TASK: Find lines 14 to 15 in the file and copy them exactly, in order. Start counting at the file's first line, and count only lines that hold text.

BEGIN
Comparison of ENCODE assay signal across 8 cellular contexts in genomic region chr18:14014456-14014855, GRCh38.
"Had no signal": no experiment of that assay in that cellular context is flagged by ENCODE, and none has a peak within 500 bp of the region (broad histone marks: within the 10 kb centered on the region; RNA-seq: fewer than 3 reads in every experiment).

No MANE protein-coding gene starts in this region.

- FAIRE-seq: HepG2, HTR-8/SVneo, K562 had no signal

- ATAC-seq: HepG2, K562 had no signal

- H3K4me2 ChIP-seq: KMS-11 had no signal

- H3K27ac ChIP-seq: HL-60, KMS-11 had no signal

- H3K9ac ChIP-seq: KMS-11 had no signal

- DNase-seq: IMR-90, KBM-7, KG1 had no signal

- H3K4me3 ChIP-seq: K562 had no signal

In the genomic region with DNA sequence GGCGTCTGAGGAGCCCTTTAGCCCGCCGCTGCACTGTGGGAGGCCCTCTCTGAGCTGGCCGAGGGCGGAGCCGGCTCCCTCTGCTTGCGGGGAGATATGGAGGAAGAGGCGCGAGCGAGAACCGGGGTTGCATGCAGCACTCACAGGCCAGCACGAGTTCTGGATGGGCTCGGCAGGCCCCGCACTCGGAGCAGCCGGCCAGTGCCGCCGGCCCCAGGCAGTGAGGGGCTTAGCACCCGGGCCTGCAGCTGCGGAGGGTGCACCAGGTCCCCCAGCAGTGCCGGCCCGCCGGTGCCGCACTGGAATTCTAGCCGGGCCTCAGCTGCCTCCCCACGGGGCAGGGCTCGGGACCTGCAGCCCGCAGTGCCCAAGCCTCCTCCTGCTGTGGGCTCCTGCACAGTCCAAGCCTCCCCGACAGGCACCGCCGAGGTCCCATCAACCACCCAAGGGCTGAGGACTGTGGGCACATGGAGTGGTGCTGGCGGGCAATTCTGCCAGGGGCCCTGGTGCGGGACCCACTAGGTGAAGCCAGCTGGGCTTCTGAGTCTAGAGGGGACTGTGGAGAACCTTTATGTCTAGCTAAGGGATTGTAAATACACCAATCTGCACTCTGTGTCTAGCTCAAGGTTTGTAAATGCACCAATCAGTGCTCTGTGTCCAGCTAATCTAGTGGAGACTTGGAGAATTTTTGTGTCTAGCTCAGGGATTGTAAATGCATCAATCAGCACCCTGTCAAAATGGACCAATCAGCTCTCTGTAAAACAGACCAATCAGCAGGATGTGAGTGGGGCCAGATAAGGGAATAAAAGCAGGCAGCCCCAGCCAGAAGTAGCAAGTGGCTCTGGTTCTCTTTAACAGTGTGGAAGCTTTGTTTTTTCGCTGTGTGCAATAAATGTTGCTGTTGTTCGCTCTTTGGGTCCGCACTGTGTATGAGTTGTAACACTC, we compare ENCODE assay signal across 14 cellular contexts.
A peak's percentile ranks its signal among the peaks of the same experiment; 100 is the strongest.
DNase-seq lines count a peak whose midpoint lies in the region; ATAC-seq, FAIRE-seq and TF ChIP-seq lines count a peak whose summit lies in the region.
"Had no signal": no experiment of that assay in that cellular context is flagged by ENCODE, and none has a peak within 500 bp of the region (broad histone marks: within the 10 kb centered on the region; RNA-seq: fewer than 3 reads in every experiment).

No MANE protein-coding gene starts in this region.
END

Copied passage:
"Had no signal": no experiment of that assay in that cellular context is flagged by ENCODE, and none has a peak within 500 bp of the region (broad histone marks: within the 10 kb centered on the region; RNA-seq: fewer than 3 reads in every experiment).

No MANE protein-coding gene starts in this region.